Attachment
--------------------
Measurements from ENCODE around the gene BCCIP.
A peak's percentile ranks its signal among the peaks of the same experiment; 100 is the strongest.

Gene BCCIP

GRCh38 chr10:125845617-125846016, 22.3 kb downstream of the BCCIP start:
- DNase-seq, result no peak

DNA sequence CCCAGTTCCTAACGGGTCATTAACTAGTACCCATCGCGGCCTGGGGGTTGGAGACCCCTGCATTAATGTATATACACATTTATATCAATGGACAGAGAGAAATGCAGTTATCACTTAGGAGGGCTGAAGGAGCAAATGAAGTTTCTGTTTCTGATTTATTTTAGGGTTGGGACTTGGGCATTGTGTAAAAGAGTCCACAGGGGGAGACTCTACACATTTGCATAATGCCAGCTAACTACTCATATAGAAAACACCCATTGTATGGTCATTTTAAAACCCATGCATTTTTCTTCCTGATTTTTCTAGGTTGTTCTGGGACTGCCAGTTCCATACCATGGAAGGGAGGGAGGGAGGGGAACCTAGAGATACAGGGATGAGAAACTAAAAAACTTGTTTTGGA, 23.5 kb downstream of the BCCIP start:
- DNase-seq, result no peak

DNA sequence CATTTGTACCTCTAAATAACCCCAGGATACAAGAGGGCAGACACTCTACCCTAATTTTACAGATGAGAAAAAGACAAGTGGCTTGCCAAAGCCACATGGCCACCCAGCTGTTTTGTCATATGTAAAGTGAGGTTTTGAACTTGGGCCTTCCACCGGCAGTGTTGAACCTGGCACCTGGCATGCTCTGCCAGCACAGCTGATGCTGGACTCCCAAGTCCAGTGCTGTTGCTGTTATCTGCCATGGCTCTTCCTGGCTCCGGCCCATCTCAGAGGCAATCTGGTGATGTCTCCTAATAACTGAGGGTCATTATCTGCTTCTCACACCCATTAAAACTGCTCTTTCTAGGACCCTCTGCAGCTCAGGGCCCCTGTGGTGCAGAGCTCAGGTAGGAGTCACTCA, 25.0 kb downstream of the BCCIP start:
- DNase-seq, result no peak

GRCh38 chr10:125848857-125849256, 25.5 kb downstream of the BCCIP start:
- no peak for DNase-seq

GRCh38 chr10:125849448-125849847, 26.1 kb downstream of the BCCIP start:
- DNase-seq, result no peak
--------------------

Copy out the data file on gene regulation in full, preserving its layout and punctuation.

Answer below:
Measurements from ENCODE around the gene BCCIP.
A peak's percentile ranks its signal among the peaks of the same experiment; 100 is the strongest.

Gene BCCIP

GRCh38 chr10:125845617-125846016, 22.3 kb downstream of the BCCIP start:
- DNase-seq, result no peak

DNA sequence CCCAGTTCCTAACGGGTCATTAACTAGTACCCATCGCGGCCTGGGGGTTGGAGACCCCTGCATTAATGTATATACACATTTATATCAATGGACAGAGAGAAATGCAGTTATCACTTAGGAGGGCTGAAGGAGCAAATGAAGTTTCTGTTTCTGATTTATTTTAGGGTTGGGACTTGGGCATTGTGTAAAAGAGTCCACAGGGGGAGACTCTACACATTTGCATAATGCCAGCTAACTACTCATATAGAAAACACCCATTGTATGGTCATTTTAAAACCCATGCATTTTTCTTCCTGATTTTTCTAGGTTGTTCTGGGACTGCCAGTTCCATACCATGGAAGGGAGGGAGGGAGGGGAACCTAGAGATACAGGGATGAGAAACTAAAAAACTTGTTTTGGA, 23.5 kb downstream of the BCCIP start:
- DNase-seq, result no peak

DNA sequence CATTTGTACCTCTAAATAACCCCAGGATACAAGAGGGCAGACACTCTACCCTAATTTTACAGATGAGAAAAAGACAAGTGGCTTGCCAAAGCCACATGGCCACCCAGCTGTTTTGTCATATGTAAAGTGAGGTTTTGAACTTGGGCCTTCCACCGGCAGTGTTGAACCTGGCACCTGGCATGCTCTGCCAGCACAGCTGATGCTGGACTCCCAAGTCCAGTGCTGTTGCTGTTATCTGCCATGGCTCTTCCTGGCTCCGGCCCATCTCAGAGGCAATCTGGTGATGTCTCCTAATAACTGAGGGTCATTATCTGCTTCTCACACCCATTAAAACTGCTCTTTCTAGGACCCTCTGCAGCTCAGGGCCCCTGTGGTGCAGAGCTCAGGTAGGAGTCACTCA, 25.0 kb downstream of the BCCIP start:
- DNase-seq, result no peak

GRCh38 chr10:125848857-125849256, 25.5 kb downstream of the BCCIP start:
- no peak for DNase-seq

GRCh38 chr10:125849448-125849847, 26.1 kb downstream of the BCCIP start:
- DNase-seq, result no peak